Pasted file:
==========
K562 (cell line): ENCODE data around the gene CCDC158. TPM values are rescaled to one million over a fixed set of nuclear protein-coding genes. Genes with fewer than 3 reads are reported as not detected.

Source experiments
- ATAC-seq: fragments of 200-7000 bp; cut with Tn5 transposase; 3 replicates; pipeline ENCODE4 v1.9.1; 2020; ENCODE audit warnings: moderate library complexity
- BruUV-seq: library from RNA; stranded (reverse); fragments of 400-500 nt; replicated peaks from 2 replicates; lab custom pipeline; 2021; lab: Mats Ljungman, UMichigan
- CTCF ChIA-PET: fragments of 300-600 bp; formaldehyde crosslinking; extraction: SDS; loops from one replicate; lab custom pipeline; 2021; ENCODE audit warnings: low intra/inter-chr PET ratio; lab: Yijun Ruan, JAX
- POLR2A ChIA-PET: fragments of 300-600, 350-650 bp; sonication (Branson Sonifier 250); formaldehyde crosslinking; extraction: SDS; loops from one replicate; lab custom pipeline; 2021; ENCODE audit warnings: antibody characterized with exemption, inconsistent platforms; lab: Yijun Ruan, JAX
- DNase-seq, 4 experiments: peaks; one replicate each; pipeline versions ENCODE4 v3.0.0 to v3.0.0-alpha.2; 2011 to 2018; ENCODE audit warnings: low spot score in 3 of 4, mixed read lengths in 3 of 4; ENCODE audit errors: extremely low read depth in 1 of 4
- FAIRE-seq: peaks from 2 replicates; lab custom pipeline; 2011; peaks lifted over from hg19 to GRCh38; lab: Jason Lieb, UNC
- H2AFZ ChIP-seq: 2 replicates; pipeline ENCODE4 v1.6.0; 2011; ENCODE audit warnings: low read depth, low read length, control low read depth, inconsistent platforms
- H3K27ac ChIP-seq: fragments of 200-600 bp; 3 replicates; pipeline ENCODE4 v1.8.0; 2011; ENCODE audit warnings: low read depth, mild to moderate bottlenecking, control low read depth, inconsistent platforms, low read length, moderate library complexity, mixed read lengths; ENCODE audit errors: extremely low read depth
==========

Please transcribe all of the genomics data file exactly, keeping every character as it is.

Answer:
K562 (cell line): ENCODE data around the gene CCDC158. TPM values are rescaled to one million over a fixed set of nuclear protein-coding genes. Genes with fewer than 3 reads are reported as not detected.

Source experiments
- ATAC-seq: fragments of 200-7000 bp; cut with Tn5 transposase; 3 replicates; pipeline ENCODE4 v1.9.1; 2020; ENCODE audit warnings: moderate library complexity
- BruUV-seq: library from RNA; stranded (reverse); fragments of 400-500 nt; replicated peaks from 2 replicates; lab custom pipeline; 2021; lab: Mats Ljungman, UMichigan
- CTCF ChIA-PET: fragments of 300-600 bp; formaldehyde crosslinking; extraction: SDS; loops from one replicate; lab custom pipeline; 2021; ENCODE audit warnings: low intra/inter-chr PET ratio; lab: Yijun Ruan, JAX
- POLR2A ChIA-PET: fragments of 300-600, 350-650 bp; sonication (Branson Sonifier 250); formaldehyde crosslinking; extraction: SDS; loops from one replicate; lab custom pipeline; 2021; ENCODE audit warnings: antibody characterized with exemption, inconsistent platforms; lab: Yijun Ruan, JAX
- DNase-seq, 4 experiments: peaks; one replicate each; pipeline versions ENCODE4 v3.0.0 to v3.0.0-alpha.2; 2011 to 2018; ENCODE audit warnings: low spot score in 3 of 4, mixed read lengths in 3 of 4; ENCODE audit errors: extremely low read depth in 1 of 4
- FAIRE-seq: peaks from 2 replicates; lab custom pipeline; 2011; peaks lifted over from hg19 to GRCh38; lab: Jason Lieb, UNC
- H2AFZ ChIP-seq: 2 replicates; pipeline ENCODE4 v1.6.0; 2011; ENCODE audit warnings: low read depth, low read length, control low read depth, inconsistent platforms
- H3K27ac ChIP-seq: fragments of 200-600 bp; 3 replicates; pipeline ENCODE4 v1.8.0; 2011; ENCODE audit warnings: low read depth, mild to moderate bottlenecking, control low read depth, inconsistent platforms, low read length, moderate library complexity, mixed read lengths; ENCODE audit errors: extremely low read depth